Finally, while Canada is just the third country in which Apple Pay is operational, it is a comparatively tiny market, and not the only one Apple has plans for. American Express is a worldwide operator, and the deal with the company extends to Australia, Hong Kong, Spain and other nations into 2016.
So does this mean Apple Pay will eventually support Visa and MasterCard?
In the short-term? Probably not.
But it’s a good bet the positive publicity for Apple Pay in Canada will have a halo effect on the rest of the mobile payments industry, including products currently being offered by the Big Five banks, forcing them to act by acceding to Apple’s requests.
TL;DR It will happen eventually. Be patient.
OK, fine. I’m one of four million Canadians with an American Express card, and have a compatible iPhone. But why would I want Apple Pay?
It’s true the Canadian payments industry is in no need of a complete upheaval like that of the U.S. We’ve supported chip-and-pin since 2011, all the way from the payment networks like American Express and Visa to the issuing banks, payment facilitators like TD Merchant Services and Moneris, and the merchants themselves, who would otherwise bear the liability of any fraud that occurs in their stores.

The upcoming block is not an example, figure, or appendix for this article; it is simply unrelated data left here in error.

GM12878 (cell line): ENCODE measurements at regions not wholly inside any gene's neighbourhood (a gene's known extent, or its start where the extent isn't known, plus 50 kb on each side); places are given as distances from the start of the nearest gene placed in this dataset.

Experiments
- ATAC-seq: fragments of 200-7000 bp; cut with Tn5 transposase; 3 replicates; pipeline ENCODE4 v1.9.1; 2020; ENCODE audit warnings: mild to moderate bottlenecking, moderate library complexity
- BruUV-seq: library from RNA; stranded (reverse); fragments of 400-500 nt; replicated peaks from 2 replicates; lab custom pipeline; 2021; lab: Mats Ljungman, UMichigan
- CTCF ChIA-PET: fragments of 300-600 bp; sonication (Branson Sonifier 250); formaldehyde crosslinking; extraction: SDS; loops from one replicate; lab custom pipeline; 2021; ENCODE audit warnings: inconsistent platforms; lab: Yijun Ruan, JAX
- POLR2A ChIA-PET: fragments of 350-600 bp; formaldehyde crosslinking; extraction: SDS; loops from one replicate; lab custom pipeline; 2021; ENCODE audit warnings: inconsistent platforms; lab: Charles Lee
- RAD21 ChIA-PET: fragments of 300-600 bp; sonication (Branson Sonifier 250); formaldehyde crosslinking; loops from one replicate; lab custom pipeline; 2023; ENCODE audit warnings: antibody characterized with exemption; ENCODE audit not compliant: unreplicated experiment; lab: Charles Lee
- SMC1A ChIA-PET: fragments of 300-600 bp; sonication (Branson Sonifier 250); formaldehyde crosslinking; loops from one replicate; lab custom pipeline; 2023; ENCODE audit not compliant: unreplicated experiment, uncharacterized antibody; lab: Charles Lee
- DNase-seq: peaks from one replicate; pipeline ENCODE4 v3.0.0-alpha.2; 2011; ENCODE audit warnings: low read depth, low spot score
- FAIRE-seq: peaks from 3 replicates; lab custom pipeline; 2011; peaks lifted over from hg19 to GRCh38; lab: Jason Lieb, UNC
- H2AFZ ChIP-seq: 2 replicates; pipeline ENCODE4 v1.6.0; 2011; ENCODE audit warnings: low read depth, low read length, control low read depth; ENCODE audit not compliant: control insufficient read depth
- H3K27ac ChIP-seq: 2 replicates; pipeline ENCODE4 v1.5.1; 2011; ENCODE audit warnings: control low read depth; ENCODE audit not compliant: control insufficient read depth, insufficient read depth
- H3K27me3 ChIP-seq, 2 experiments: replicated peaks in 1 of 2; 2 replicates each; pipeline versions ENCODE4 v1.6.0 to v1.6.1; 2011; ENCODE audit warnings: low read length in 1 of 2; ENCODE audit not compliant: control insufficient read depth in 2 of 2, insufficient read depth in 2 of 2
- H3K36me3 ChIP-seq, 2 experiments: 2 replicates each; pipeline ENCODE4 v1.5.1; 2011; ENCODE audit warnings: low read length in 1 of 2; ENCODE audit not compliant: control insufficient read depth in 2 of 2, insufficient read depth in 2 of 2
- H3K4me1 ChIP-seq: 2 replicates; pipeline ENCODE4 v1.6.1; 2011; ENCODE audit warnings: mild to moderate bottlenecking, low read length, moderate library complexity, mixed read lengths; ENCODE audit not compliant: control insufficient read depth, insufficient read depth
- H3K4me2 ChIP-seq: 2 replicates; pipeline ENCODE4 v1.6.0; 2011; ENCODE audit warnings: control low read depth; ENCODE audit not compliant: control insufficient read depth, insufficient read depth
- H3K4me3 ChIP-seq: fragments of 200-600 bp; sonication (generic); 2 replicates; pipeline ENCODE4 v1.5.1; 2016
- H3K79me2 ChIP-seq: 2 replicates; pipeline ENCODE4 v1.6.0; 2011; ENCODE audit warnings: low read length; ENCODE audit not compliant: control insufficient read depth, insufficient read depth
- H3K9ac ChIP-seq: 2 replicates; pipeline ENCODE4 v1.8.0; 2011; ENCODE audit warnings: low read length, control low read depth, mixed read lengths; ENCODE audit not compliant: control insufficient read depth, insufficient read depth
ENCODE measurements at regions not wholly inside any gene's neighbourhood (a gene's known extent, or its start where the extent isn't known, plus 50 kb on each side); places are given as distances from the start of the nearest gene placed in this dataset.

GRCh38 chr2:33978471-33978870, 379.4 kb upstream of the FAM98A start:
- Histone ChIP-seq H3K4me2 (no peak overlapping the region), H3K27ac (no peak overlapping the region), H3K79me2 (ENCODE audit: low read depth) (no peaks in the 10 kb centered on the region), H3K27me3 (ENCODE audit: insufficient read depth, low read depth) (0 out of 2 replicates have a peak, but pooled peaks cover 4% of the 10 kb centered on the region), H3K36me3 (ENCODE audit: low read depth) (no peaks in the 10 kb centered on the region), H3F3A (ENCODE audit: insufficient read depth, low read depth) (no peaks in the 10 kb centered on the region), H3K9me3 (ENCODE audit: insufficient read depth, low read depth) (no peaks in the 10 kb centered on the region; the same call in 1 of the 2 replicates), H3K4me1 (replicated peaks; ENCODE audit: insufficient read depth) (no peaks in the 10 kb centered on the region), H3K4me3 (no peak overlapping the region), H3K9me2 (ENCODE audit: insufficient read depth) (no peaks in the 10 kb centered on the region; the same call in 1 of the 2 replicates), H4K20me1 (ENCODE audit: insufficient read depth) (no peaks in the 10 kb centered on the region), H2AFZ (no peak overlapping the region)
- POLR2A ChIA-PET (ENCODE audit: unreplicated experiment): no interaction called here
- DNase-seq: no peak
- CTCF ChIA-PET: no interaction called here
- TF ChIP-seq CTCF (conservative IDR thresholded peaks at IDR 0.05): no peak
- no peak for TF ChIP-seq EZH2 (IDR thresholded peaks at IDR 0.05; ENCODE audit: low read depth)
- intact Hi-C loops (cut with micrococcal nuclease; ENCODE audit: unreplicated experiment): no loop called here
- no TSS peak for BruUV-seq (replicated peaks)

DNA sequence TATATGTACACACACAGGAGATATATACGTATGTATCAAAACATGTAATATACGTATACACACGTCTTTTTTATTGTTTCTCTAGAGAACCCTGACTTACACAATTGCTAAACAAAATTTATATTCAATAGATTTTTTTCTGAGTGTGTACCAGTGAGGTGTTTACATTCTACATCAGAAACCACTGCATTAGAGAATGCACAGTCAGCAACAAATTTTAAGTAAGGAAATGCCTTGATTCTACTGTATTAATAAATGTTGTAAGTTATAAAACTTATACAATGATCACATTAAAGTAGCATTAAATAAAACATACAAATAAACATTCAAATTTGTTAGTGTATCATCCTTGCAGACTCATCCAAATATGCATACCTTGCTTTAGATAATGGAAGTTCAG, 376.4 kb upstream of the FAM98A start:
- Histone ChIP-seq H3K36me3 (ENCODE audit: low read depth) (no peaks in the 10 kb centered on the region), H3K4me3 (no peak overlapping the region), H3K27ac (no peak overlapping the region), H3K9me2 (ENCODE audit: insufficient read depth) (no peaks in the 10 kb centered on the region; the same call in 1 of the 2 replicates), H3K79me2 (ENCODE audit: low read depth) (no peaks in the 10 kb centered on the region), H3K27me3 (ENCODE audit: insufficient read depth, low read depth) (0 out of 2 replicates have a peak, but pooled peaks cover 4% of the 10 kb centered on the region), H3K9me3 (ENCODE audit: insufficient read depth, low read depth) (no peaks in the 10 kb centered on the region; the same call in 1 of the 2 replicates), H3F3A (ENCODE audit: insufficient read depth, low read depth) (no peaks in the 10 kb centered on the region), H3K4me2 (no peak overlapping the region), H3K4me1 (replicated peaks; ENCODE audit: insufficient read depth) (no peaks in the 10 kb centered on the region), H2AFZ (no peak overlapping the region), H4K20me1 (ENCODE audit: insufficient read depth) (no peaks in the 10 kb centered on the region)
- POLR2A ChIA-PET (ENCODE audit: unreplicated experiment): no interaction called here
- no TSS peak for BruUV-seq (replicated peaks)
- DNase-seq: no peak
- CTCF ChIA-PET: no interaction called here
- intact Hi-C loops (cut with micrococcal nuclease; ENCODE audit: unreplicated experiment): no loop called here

There are a few benefits to Apple Pay over competing mobile payment solutions on Android and BlackBerry 10, and over tap-to-pay processes on credit cards.
First, Apple Pay is built into the operating system, so there’s no need to open a separate app as you do with a supported banking app, or a third-party solution like UGO Wallet or SureTap Wallet. Apple Pay also natively supports the iPhone’s Touch ID fingerprint API, obviating the need to enter a separate PIN code.
Apple is also the first mobile payments provider to use a confluence of security protocols, such as unique device and transaction identification, as well as tokenization, which randomizes the associated credit card’s primary account number (PAN) so that in the event of a data breach or theft, the actual credentials are scrambled.